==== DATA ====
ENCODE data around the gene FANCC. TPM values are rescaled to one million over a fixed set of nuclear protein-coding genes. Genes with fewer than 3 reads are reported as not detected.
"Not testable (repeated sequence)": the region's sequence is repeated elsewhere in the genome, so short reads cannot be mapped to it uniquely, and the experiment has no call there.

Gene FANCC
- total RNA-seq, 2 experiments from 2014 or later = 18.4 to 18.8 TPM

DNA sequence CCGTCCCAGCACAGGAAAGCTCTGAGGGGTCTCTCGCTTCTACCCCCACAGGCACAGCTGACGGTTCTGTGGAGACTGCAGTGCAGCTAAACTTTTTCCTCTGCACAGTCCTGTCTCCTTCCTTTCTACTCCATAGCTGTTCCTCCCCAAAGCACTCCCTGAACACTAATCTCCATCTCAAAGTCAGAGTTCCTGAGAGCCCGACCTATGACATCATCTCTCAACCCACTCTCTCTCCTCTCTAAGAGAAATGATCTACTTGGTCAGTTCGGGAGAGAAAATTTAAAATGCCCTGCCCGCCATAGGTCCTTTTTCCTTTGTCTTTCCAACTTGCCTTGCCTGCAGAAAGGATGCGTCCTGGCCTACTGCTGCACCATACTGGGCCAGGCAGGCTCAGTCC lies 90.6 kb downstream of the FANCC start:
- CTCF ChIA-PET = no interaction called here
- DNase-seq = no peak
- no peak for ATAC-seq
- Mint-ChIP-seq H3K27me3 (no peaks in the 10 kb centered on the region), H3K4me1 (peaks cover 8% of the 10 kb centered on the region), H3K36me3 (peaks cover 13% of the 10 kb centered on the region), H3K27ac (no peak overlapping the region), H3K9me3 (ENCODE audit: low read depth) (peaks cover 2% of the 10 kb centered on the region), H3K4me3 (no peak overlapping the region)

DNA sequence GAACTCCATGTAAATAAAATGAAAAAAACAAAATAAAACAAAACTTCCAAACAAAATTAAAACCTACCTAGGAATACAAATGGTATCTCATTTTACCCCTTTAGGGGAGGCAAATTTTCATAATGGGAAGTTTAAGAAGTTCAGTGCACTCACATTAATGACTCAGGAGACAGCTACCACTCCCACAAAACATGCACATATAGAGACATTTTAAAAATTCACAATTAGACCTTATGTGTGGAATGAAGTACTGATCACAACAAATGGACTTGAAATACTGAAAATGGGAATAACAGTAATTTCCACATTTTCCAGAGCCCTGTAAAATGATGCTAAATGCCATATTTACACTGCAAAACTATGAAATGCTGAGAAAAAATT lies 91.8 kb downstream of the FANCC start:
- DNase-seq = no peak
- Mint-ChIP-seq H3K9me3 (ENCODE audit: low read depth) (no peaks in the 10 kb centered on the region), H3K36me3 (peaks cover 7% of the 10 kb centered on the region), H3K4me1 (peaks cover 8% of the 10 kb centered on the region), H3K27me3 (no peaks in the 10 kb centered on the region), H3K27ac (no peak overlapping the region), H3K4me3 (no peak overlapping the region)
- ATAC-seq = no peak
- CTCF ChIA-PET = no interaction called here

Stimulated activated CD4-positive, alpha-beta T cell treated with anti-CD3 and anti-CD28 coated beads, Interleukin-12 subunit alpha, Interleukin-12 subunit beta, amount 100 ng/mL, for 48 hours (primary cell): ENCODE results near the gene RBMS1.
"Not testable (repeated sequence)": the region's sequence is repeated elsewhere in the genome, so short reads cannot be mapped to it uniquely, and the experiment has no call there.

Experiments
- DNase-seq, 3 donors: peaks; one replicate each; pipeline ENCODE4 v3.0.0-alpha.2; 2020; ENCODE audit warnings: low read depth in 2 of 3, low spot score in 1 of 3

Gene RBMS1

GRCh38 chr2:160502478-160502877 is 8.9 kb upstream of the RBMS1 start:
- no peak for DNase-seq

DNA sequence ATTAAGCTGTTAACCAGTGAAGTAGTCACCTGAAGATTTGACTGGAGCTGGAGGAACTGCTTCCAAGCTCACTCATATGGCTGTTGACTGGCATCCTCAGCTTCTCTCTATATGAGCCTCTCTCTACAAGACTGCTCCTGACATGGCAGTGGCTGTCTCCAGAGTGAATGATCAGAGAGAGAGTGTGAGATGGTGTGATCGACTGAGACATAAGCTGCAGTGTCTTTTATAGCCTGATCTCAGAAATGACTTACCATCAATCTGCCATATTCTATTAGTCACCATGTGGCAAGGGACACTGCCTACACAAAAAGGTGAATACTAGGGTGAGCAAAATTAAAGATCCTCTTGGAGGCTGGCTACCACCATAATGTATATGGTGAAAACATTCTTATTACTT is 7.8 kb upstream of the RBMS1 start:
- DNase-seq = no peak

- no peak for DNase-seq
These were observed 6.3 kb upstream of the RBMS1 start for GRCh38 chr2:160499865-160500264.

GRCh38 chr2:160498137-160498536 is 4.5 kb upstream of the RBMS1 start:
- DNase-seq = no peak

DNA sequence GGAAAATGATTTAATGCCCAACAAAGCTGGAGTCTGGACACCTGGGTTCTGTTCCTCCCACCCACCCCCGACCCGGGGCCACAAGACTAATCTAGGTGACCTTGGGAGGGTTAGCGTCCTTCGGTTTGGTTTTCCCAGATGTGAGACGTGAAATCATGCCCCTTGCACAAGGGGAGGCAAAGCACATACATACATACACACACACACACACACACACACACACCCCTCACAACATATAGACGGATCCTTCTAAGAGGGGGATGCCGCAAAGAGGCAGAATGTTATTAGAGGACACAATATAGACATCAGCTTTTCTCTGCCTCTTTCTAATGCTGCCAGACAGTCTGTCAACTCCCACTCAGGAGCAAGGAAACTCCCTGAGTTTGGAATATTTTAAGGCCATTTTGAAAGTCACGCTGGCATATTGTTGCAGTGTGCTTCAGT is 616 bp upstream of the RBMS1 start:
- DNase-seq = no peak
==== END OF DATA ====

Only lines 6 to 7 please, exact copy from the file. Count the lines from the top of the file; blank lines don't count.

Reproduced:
- CTCF ChIA-PET = no interaction called here
- DNase-seq = no peak